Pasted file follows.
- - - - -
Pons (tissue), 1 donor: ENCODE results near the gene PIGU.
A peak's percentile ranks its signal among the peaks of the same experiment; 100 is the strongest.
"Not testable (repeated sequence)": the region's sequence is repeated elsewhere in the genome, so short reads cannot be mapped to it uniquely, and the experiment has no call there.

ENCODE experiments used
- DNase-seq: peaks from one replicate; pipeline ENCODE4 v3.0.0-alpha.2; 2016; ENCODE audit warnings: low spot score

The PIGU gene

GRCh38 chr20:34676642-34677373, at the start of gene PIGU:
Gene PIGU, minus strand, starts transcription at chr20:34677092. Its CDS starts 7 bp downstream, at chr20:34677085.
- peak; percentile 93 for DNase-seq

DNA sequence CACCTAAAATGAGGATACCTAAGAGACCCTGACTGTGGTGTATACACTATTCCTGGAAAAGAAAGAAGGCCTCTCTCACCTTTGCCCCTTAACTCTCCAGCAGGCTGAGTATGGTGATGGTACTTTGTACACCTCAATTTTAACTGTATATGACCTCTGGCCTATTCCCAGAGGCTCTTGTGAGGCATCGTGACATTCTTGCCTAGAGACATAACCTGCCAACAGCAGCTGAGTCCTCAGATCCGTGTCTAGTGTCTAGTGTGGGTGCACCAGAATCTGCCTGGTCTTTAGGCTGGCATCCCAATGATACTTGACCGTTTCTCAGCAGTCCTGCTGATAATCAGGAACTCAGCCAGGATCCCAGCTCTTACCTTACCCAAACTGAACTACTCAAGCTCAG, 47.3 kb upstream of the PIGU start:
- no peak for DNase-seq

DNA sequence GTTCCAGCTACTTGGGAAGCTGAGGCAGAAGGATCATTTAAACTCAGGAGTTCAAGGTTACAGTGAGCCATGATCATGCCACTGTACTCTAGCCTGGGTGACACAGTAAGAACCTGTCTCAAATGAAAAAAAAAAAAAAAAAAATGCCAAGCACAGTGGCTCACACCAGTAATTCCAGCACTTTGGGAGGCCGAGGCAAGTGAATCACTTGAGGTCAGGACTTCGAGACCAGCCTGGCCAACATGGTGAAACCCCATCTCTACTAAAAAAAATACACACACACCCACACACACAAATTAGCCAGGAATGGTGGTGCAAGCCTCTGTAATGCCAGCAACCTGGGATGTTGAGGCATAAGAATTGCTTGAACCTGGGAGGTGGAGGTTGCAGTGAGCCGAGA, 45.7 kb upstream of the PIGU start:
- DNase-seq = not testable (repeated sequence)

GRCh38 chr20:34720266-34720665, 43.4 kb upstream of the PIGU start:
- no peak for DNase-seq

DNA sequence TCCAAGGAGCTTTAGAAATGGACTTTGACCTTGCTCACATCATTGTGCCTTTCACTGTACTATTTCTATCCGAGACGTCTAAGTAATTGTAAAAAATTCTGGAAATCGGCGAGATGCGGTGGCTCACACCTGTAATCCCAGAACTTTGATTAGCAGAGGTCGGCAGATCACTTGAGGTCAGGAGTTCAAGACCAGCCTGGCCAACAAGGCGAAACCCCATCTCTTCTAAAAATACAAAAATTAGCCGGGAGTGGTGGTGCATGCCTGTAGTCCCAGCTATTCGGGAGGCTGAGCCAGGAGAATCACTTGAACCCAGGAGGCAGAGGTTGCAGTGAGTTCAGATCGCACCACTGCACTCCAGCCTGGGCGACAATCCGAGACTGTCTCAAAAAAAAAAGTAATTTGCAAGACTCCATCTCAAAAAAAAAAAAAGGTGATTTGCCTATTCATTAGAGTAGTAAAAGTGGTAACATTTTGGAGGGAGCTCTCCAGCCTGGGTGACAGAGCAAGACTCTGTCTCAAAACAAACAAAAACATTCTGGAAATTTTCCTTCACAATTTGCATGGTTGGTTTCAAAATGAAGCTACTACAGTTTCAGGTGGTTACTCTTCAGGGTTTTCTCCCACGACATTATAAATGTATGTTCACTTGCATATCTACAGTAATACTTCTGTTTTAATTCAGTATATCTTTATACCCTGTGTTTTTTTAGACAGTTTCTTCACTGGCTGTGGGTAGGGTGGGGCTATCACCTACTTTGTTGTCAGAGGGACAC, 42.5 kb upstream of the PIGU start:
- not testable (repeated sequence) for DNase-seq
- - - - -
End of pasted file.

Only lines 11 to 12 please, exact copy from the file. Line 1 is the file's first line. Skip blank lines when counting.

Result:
- no peak for DNase-seq

DNA sequence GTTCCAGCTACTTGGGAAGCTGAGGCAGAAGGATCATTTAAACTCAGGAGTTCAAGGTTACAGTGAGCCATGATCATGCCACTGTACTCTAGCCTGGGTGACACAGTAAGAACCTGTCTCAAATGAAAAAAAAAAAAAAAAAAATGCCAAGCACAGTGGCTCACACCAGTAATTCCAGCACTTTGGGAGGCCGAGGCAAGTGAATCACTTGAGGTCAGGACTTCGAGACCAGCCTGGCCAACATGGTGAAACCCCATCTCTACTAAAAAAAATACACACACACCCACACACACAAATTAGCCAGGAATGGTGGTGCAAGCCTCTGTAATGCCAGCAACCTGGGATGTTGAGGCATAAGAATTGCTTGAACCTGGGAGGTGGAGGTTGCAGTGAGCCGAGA, 45.7 kb upstream of the PIGU start: